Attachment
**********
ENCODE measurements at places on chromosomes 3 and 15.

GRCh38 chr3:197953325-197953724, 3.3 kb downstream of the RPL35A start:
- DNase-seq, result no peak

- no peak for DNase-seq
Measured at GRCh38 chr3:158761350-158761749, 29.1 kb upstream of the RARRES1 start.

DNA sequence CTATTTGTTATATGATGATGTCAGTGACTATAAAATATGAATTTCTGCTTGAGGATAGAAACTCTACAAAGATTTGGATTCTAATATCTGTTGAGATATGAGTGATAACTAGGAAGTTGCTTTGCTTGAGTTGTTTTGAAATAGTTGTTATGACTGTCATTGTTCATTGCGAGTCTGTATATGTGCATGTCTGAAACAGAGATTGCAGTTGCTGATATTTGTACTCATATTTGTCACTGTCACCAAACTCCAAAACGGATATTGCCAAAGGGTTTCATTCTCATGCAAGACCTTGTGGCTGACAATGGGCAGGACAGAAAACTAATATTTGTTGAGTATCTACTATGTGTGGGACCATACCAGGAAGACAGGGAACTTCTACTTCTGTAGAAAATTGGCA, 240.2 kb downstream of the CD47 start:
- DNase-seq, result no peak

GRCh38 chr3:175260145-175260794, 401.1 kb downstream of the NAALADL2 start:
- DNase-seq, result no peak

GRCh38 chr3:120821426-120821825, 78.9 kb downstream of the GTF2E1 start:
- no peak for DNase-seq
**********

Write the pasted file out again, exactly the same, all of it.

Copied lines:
ENCODE measurements at places on chromosomes 3 and 15.

GRCh38 chr3:197953325-197953724, 3.3 kb downstream of the RPL35A start:
- DNase-seq, result no peak

- no peak for DNase-seq
Measured at GRCh38 chr3:158761350-158761749, 29.1 kb upstream of the RARRES1 start.

DNA sequence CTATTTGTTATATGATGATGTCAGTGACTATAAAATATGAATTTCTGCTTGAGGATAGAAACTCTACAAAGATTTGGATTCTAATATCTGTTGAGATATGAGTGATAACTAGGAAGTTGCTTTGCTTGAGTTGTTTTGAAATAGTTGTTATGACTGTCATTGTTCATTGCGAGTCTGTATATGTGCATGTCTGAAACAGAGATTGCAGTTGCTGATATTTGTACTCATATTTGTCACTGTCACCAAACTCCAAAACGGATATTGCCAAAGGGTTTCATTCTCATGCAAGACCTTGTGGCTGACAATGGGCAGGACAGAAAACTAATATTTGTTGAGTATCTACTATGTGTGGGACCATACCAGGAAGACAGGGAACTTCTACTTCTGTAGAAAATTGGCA, 240.2 kb downstream of the CD47 start:
- DNase-seq, result no peak

GRCh38 chr3:175260145-175260794, 401.1 kb downstream of the NAALADL2 start:
- DNase-seq, result no peak

GRCh38 chr3:120821426-120821825, 78.9 kb downstream of the GTF2E1 start:
- no peak for DNase-seq